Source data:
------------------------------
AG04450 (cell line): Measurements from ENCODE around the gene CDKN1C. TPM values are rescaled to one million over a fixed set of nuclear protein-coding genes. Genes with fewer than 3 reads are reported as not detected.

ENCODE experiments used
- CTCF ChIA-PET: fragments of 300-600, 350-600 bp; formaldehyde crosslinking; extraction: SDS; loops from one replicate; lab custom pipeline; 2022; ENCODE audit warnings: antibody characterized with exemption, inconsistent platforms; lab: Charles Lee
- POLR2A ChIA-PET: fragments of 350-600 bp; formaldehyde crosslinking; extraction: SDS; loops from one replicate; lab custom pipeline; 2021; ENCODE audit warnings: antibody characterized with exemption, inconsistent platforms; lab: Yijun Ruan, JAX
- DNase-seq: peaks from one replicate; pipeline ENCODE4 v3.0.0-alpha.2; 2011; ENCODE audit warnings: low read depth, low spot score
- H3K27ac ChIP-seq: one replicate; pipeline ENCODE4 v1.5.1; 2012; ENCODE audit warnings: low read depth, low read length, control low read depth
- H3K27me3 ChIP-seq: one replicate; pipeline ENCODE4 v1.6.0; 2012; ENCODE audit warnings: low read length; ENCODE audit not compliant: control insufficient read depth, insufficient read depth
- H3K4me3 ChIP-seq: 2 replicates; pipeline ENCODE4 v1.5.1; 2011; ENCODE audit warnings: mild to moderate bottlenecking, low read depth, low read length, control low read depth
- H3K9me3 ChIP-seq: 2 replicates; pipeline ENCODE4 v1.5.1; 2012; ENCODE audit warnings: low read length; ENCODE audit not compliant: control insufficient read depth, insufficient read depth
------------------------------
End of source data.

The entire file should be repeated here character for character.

AG04450 (cell line): Measurements from ENCODE around the gene CDKN1C. TPM values are rescaled to one million over a fixed set of nuclear protein-coding genes. Genes with fewer than 3 reads are reported as not detected.

ENCODE experiments used
- CTCF ChIA-PET: fragments of 300-600, 350-600 bp; formaldehyde crosslinking; extraction: SDS; loops from one replicate; lab custom pipeline; 2022; ENCODE audit warnings: antibody characterized with exemption, inconsistent platforms; lab: Charles Lee
- POLR2A ChIA-PET: fragments of 350-600 bp; formaldehyde crosslinking; extraction: SDS; loops from one replicate; lab custom pipeline; 2021; ENCODE audit warnings: antibody characterized with exemption, inconsistent platforms; lab: Yijun Ruan, JAX
- DNase-seq: peaks from one replicate; pipeline ENCODE4 v3.0.0-alpha.2; 2011; ENCODE audit warnings: low read depth, low spot score
- H3K27ac ChIP-seq: one replicate; pipeline ENCODE4 v1.5.1; 2012; ENCODE audit warnings: low read depth, low read length, control low read depth
- H3K27me3 ChIP-seq: one replicate; pipeline ENCODE4 v1.6.0; 2012; ENCODE audit warnings: low read length; ENCODE audit not compliant: control insufficient read depth, insufficient read depth
- H3K4me3 ChIP-seq: 2 replicates; pipeline ENCODE4 v1.5.1; 2011; ENCODE audit warnings: mild to moderate bottlenecking, low read depth, low read length, control low read depth
- H3K9me3 ChIP-seq: 2 replicates; pipeline ENCODE4 v1.5.1; 2012; ENCODE audit warnings: low read length; ENCODE audit not compliant: control insufficient read depth, insufficient read depth